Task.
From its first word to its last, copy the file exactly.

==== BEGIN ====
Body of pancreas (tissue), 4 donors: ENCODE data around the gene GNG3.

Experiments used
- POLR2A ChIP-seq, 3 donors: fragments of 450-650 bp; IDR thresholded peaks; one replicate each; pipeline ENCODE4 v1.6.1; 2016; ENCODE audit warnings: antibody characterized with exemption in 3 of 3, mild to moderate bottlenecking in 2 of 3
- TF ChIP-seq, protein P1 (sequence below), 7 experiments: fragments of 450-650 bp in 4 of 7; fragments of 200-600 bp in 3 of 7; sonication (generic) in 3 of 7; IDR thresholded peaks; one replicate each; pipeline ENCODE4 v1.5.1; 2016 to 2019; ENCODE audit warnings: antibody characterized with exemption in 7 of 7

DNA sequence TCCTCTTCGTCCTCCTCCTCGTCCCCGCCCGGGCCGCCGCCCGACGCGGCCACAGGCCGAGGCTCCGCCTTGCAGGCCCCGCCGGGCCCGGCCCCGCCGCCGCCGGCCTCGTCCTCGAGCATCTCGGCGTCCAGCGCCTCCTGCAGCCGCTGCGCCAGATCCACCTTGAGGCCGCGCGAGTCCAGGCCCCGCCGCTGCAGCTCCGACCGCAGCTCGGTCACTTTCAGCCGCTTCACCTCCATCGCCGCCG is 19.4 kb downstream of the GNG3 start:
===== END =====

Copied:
Body of pancreas (tissue), 4 donors: ENCODE data around the gene GNG3.

Experiments used
- POLR2A ChIP-seq, 3 donors: fragments of 450-650 bp; IDR thresholded peaks; one replicate each; pipeline ENCODE4 v1.6.1; 2016; ENCODE audit warnings: antibody characterized with exemption in 3 of 3, mild to moderate bottlenecking in 2 of 3
- TF ChIP-seq, protein P1 (sequence below), 7 experiments: fragments of 450-650 bp in 4 of 7; fragments of 200-600 bp in 3 of 7; sonication (generic) in 3 of 7; IDR thresholded peaks; one replicate each; pipeline ENCODE4 v1.5.1; 2016 to 2019; ENCODE audit warnings: antibody characterized with exemption in 7 of 7

DNA sequence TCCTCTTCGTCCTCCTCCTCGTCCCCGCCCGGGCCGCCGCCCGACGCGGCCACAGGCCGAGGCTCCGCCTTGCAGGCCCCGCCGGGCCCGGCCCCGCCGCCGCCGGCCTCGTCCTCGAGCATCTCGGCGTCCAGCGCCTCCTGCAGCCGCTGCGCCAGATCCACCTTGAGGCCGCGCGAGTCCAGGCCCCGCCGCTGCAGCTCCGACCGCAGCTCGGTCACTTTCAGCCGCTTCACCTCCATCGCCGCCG is 19.4 kb downstream of the GNG3 start: